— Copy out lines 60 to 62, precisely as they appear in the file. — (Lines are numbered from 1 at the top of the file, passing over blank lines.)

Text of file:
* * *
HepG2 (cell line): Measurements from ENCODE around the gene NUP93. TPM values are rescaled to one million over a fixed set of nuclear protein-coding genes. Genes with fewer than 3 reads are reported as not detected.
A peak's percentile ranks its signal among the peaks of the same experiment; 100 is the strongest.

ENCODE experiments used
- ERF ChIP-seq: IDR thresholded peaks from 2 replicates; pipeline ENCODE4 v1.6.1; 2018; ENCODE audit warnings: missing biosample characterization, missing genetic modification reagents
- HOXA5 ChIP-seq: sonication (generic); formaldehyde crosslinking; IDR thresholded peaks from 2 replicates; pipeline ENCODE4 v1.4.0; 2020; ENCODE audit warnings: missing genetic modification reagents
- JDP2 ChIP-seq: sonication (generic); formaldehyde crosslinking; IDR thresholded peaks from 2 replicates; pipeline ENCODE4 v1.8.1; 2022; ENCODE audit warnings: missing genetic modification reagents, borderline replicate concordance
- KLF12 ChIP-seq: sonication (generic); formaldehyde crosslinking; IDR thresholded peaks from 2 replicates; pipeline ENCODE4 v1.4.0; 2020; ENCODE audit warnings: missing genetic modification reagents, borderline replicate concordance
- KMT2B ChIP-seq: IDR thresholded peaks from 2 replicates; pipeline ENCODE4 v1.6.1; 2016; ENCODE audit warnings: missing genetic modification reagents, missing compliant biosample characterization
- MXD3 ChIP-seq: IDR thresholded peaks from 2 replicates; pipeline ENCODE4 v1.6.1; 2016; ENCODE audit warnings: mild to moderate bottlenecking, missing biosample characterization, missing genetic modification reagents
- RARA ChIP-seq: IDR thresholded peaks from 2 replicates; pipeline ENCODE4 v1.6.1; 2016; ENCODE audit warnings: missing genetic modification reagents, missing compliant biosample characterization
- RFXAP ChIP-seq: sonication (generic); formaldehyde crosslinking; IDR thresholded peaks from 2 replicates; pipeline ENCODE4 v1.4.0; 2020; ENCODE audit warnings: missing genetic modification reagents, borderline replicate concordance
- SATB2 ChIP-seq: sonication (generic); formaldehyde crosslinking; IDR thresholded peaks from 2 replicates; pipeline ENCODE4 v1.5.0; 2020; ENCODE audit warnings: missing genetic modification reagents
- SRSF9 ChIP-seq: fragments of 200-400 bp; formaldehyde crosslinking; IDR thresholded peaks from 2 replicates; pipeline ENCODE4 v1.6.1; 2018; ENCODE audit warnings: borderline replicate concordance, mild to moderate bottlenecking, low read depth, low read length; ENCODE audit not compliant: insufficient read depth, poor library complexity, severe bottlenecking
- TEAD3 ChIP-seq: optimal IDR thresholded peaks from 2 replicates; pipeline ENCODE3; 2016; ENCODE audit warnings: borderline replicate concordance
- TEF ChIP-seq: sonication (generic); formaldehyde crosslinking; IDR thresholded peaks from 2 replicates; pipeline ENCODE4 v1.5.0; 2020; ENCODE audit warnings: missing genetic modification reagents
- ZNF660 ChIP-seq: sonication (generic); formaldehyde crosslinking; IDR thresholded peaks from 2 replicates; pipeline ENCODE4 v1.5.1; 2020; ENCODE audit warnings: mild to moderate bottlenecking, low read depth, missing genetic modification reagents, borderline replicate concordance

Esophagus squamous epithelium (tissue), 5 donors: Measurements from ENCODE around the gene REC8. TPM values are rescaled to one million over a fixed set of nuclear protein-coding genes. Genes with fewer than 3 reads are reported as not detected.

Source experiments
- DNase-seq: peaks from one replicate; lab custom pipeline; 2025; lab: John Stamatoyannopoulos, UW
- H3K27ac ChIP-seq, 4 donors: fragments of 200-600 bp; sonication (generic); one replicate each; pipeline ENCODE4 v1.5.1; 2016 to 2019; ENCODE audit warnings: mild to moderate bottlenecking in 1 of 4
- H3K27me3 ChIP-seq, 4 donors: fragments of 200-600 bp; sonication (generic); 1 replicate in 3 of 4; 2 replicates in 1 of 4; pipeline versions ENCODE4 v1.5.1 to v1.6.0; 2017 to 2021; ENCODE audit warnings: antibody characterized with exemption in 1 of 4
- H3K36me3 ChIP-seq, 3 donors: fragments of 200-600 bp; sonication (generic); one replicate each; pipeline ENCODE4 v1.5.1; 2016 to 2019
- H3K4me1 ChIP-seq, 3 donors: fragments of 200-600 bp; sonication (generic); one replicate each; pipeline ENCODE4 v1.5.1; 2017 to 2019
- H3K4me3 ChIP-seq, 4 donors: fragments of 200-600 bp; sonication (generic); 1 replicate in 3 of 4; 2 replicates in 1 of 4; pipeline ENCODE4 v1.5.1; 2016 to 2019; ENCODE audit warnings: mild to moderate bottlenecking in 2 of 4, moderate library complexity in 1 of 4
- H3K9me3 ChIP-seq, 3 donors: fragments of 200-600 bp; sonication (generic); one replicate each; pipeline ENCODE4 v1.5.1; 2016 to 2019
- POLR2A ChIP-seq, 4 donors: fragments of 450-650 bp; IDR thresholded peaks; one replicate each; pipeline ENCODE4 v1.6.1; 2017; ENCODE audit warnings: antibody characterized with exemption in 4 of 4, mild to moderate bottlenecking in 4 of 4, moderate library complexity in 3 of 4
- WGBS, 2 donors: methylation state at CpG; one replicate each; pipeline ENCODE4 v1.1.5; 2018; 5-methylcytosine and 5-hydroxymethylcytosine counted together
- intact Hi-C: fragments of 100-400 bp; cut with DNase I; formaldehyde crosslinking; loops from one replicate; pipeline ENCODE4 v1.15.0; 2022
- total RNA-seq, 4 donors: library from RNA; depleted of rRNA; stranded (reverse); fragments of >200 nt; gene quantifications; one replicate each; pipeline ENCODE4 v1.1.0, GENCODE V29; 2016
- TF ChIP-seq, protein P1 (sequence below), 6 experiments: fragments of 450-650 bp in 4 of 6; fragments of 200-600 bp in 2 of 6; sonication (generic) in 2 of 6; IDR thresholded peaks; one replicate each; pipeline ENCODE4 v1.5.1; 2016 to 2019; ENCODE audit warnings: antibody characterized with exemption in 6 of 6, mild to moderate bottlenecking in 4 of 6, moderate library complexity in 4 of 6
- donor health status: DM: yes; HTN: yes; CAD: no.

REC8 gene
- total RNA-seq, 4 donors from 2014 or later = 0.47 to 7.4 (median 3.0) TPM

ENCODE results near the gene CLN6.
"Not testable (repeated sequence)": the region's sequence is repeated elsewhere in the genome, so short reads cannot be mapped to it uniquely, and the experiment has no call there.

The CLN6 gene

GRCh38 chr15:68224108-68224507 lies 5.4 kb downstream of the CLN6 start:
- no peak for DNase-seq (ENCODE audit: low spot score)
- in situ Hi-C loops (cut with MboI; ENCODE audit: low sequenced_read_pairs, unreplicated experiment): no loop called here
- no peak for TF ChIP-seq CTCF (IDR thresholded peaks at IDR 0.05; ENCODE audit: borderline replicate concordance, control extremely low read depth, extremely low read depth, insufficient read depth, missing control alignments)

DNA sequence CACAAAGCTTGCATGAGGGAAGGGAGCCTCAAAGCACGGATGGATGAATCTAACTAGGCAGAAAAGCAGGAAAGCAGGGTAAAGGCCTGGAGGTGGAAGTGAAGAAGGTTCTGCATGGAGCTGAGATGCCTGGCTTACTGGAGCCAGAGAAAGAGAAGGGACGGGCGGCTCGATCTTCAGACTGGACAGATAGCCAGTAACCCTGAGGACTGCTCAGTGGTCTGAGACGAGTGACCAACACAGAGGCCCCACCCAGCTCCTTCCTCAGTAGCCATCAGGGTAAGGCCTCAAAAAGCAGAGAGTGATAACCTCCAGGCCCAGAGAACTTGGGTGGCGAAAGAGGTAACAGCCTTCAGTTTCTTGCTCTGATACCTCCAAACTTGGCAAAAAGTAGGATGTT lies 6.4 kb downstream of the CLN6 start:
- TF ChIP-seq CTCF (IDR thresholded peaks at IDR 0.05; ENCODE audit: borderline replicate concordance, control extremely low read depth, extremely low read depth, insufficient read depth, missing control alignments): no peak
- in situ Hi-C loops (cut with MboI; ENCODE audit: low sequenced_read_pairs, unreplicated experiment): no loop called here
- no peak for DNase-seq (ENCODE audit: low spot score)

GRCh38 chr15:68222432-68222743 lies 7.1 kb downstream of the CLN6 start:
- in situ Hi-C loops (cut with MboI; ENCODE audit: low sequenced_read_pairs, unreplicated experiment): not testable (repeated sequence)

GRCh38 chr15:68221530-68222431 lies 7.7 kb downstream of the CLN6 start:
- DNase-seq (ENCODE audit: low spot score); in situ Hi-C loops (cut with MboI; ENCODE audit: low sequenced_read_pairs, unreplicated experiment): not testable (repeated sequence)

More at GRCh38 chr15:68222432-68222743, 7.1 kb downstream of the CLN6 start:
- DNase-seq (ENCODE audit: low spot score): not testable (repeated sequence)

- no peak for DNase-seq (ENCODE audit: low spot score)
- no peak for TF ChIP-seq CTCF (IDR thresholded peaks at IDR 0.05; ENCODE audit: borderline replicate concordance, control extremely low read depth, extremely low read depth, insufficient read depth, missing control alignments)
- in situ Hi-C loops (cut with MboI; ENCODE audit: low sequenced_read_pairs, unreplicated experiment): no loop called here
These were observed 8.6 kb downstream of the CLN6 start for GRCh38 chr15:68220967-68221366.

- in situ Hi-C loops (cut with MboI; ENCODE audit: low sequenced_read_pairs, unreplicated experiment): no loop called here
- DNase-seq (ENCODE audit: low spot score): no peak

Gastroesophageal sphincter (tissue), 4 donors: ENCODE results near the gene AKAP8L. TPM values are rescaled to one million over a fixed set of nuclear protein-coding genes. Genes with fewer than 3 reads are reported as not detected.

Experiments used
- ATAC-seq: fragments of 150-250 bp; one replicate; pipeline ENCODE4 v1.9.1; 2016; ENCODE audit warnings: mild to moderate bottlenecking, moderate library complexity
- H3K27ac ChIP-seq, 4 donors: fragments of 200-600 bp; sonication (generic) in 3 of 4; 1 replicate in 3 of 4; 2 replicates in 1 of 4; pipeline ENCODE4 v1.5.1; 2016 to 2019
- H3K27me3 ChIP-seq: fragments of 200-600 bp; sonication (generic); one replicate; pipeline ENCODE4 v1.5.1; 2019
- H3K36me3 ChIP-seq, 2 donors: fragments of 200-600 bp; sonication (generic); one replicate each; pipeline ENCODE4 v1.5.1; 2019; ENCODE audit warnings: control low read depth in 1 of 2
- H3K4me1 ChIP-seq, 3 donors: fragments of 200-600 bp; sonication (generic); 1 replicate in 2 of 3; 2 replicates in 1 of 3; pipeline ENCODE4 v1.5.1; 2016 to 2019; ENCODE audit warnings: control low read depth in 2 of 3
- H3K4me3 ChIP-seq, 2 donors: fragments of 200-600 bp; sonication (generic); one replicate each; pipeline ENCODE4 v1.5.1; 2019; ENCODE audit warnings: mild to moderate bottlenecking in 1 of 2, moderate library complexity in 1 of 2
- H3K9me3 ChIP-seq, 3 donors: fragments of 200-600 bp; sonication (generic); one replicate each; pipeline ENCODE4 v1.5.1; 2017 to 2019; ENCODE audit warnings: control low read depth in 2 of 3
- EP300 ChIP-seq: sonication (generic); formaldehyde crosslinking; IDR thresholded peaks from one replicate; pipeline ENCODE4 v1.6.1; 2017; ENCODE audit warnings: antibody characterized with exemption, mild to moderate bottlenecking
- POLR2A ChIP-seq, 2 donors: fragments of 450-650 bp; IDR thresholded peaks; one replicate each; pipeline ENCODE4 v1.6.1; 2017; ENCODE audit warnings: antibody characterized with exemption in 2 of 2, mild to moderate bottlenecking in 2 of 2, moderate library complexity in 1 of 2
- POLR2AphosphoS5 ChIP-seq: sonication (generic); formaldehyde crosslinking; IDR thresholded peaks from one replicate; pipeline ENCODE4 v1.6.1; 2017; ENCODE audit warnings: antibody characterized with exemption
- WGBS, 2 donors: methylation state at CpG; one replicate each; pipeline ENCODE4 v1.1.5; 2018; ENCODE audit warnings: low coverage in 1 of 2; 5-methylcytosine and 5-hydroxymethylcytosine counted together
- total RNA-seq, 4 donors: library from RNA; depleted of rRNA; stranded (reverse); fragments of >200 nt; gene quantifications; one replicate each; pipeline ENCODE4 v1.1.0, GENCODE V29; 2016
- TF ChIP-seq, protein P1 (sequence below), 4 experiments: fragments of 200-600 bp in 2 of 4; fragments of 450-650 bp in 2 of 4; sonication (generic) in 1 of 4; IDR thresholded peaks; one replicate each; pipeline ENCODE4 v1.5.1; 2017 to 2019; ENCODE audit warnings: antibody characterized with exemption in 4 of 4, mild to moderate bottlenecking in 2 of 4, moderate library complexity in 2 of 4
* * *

- H3K27ac ChIP-seq, 4 donors: fragments of 200-600 bp; sonication (generic) in 3 of 4; 1 replicate in 3 of 4; 2 replicates in 1 of 4; pipeline ENCODE4 v1.5.1; 2016 to 2019
- H3K27me3 ChIP-seq: fragments of 200-600 bp; sonication (generic); one replicate; pipeline ENCODE4 v1.5.1; 2019
- H3K36me3 ChIP-seq, 2 donors: fragments of 200-600 bp; sonication (generic); one replicate each; pipeline ENCODE4 v1.5.1; 2019; ENCODE audit warnings: control low read depth in 1 of 2